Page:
Why is Griffith’s important for Irish genealogy?

The focus of the Valuation was taxation, not family or demographic information, and any genealogical or local historical information it supplies is purely incidental. So why is it of such importance for Irish research?

The simple reason is the destruction of The Public Record Office of Ireland in 1922. The Office had been part of the Four Courts complex for more than five decades when, on April 13th 1922, forces opposed to the Treaty with Britain occupied the entire compound. The occupation aimed to be a direct challenge to the authority of the Provisional Government by paralysing the centre of legal administration for the entire island. It continued for more than two months as both sides struggled to avoid direct confrontation.

The time was put to good use by the occupying forces in organising their logistics. In particular, for their munitions dump they chose the most heavily built and therefore the safest part of the complex, the strong room of the Public Record Office.

On June 28th, under intense pressure from the British government, the Provisional Government began an assault. After two days of shelling, a number of huge explosions destroyed the Public Record Office. Fires started as a result of the shelling had ignited the stored munitions and the destructive force of the blasts had been magnified by confinement within the reinforced walls of the strong room. A giant mushroom cloud rose over the city. Everything in the strong room was destroyed.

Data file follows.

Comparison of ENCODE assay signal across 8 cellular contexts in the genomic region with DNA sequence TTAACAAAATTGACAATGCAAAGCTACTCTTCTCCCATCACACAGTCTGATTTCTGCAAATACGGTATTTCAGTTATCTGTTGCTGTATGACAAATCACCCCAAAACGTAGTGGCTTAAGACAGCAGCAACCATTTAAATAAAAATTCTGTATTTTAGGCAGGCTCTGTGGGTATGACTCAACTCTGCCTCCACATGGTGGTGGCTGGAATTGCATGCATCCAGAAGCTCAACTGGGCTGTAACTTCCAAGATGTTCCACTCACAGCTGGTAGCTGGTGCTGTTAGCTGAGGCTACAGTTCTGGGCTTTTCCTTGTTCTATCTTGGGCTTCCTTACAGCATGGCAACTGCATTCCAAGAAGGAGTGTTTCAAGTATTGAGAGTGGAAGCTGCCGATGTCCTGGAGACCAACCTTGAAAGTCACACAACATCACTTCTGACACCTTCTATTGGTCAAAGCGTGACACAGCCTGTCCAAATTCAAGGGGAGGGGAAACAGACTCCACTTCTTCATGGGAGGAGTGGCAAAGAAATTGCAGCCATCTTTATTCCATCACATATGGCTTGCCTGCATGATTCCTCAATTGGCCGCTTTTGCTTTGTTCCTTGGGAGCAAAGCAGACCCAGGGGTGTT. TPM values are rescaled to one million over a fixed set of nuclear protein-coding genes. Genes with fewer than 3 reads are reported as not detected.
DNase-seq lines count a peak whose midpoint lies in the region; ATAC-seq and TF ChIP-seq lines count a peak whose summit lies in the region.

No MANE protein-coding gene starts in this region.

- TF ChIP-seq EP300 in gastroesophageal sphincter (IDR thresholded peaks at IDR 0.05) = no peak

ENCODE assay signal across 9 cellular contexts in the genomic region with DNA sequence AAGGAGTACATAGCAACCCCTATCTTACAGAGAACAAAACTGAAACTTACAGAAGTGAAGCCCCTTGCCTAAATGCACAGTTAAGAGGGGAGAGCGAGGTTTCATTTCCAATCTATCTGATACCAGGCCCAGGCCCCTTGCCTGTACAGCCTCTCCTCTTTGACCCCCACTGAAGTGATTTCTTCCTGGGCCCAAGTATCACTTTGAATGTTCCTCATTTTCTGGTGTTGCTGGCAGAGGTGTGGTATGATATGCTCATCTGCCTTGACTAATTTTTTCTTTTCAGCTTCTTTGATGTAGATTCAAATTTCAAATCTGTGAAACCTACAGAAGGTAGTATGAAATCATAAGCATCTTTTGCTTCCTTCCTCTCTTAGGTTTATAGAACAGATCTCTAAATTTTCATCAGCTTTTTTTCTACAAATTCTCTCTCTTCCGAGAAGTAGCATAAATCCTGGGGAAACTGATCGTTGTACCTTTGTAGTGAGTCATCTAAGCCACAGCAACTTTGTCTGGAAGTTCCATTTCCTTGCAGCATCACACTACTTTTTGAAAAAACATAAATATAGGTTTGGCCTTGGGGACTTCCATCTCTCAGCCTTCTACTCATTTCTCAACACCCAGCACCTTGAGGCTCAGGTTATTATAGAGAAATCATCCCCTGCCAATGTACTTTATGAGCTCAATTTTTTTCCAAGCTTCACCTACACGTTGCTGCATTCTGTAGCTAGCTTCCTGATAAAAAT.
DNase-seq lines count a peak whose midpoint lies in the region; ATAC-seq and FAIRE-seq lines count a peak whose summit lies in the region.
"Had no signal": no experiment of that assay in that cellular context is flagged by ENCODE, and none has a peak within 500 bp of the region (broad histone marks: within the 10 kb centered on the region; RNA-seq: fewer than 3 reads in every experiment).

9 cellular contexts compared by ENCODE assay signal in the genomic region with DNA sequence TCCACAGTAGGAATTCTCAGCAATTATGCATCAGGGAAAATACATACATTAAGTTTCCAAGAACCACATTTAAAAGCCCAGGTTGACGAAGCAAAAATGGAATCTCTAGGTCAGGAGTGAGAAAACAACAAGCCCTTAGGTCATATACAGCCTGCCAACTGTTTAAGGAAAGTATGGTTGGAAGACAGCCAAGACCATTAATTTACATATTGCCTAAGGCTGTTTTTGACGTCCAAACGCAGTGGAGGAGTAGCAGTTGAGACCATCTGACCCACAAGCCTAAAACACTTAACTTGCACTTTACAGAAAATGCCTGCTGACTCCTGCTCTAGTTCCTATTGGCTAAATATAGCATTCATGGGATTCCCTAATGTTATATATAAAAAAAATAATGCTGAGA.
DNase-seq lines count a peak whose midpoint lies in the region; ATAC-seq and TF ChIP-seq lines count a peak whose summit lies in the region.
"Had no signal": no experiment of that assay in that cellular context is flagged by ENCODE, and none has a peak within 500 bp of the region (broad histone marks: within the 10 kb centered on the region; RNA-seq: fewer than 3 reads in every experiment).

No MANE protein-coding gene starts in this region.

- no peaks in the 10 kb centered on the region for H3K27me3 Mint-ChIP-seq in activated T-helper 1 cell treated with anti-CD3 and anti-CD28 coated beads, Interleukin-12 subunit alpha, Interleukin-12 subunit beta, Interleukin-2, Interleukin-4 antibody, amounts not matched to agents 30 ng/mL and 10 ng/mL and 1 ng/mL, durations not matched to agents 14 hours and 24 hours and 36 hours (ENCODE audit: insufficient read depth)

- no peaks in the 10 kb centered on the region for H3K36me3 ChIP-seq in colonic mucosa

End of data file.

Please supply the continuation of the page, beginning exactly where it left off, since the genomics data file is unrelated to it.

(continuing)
The returns from 1861, 1871, 1881, and 1891 had already been destroyed by official order, so the biggest loss was the 19th-century census returns of 1821, 1831, 1841 and 1851. If these had survived, Griffith’s would be a footnote in most research; as things stand it is the only comprehensive, or near- comprehensive, account of where people lived in mid-nineteenth century Ireland. It covers over a million dwellings, and nearly 20 million acres, recording around 80% of the population. Because the Valuation was published (and has long been out of copyright) it is by far the most widely available record used for Irish research.

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